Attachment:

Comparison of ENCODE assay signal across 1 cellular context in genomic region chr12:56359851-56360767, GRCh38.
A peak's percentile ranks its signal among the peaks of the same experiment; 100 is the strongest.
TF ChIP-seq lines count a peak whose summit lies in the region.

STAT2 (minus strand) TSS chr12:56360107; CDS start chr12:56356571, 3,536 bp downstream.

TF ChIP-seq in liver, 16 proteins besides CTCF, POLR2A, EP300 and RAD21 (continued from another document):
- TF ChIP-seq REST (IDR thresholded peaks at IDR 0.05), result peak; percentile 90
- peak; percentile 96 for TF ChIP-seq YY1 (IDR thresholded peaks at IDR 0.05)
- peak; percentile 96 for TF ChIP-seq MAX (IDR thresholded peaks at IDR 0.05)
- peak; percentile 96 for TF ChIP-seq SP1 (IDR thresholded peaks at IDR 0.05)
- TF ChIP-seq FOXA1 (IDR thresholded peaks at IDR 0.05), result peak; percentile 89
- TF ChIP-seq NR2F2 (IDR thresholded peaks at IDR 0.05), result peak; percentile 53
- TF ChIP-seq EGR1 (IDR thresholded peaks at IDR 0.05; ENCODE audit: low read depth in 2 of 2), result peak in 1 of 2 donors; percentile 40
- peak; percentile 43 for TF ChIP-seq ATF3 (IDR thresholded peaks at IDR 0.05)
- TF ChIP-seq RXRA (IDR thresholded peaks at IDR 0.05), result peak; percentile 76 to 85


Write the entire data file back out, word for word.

Comparison of ENCODE assay signal across 1 cellular context in genomic region chr12:56359851-56360767, GRCh38.
A peak's percentile ranks its signal among the peaks of the same experiment; 100 is the strongest.
TF ChIP-seq lines count a peak whose summit lies in the region.

STAT2 (minus strand) TSS chr12:56360107; CDS start chr12:56356571, 3,536 bp downstream.

TF ChIP-seq in liver, 16 proteins besides CTCF, POLR2A, EP300 and RAD21 (continued from another document):
- TF ChIP-seq REST (IDR thresholded peaks at IDR 0.05), result peak; percentile 90
- peak; percentile 96 for TF ChIP-seq YY1 (IDR thresholded peaks at IDR 0.05)
- peak; percentile 96 for TF ChIP-seq MAX (IDR thresholded peaks at IDR 0.05)
- peak; percentile 96 for TF ChIP-seq SP1 (IDR thresholded peaks at IDR 0.05)
- TF ChIP-seq FOXA1 (IDR thresholded peaks at IDR 0.05), result peak; percentile 89
- TF ChIP-seq NR2F2 (IDR thresholded peaks at IDR 0.05), result peak; percentile 53
- TF ChIP-seq EGR1 (IDR thresholded peaks at IDR 0.05; ENCODE audit: low read depth in 2 of 2), result peak in 1 of 2 donors; percentile 40
- peak; percentile 43 for TF ChIP-seq ATF3 (IDR thresholded peaks at IDR 0.05)
- TF ChIP-seq RXRA (IDR thresholded peaks at IDR 0.05), result peak; percentile 76 to 85